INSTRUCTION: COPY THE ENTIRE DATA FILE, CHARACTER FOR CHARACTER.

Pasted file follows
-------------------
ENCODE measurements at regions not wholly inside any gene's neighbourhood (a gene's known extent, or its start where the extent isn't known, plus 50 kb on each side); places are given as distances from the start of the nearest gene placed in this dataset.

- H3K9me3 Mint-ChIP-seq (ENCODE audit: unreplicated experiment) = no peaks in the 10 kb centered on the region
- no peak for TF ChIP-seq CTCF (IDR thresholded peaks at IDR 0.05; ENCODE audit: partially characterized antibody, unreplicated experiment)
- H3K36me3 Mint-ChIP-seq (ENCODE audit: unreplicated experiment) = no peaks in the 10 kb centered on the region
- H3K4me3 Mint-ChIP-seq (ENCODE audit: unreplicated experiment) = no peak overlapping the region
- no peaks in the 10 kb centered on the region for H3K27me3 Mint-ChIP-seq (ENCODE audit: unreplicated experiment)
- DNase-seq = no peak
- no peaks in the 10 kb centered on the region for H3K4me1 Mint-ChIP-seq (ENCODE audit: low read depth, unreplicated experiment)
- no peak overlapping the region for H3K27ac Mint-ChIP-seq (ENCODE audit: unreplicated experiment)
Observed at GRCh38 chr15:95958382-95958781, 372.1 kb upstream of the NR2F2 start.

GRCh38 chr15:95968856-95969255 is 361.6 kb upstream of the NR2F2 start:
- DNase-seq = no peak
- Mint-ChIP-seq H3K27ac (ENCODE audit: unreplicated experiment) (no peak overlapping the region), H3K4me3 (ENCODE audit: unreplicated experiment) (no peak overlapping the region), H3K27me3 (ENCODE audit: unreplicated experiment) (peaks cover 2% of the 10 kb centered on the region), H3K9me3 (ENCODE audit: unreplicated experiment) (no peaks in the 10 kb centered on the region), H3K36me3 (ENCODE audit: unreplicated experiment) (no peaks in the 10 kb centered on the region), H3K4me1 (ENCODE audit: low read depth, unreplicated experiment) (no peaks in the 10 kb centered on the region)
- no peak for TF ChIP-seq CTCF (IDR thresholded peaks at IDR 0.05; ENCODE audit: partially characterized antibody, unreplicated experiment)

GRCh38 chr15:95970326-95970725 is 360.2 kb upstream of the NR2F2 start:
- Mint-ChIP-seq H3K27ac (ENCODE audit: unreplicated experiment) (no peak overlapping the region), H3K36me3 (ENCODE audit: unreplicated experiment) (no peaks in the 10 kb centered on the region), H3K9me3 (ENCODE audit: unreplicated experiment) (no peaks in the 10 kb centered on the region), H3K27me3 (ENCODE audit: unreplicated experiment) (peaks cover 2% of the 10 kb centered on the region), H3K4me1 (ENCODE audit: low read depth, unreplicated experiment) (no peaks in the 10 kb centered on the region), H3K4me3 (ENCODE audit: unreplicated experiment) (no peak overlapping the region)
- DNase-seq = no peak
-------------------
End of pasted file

ENCODE measurements at regions not wholly inside any gene's neighbourhood (a gene's known extent, or its start where the extent isn't known, plus 50 kb on each side); places are given as distances from the start of the nearest gene placed in this dataset.

- H3K9me3 Mint-ChIP-seq (ENCODE audit: unreplicated experiment) = no peaks in the 10 kb centered on the region
- no peak for TF ChIP-seq CTCF (IDR thresholded peaks at IDR 0.05; ENCODE audit: partially characterized antibody, unreplicated experiment)
- H3K36me3 Mint-ChIP-seq (ENCODE audit: unreplicated experiment) = no peaks in the 10 kb centered on the region
- H3K4me3 Mint-ChIP-seq (ENCODE audit: unreplicated experiment) = no peak overlapping the region
- no peaks in the 10 kb centered on the region for H3K27me3 Mint-ChIP-seq (ENCODE audit: unreplicated experiment)
- DNase-seq = no peak
- no peaks in the 10 kb centered on the region for H3K4me1 Mint-ChIP-seq (ENCODE audit: low read depth, unreplicated experiment)
- no peak overlapping the region for H3K27ac Mint-ChIP-seq (ENCODE audit: unreplicated experiment)
Observed at GRCh38 chr15:95958382-95958781, 372.1 kb upstream of the NR2F2 start.

GRCh38 chr15:95968856-95969255 is 361.6 kb upstream of the NR2F2 start:
- DNase-seq = no peak
- Mint-ChIP-seq H3K27ac (ENCODE audit: unreplicated experiment) (no peak overlapping the region), H3K4me3 (ENCODE audit: unreplicated experiment) (no peak overlapping the region), H3K27me3 (ENCODE audit: unreplicated experiment) (peaks cover 2% of the 10 kb centered on the region), H3K9me3 (ENCODE audit: unreplicated experiment) (no peaks in the 10 kb centered on the region), H3K36me3 (ENCODE audit: unreplicated experiment) (no peaks in the 10 kb centered on the region), H3K4me1 (ENCODE audit: low read depth, unreplicated experiment) (no peaks in the 10 kb centered on the region)
- no peak for TF ChIP-seq CTCF (IDR thresholded peaks at IDR 0.05; ENCODE audit: partially characterized antibody, unreplicated experiment)

GRCh38 chr15:95970326-95970725 is 360.2 kb upstream of the NR2F2 start:
- Mint-ChIP-seq H3K27ac (ENCODE audit: unreplicated experiment) (no peak overlapping the region), H3K36me3 (ENCODE audit: unreplicated experiment) (no peaks in the 10 kb centered on the region), H3K9me3 (ENCODE audit: unreplicated experiment) (no peaks in the 10 kb centered on the region), H3K27me3 (ENCODE audit: unreplicated experiment) (peaks cover 2% of the 10 kb centered on the region), H3K4me1 (ENCODE audit: low read depth, unreplicated experiment) (no peaks in the 10 kb centered on the region), H3K4me3 (ENCODE audit: unreplicated experiment) (no peak overlapping the region)
- DNase-seq = no peak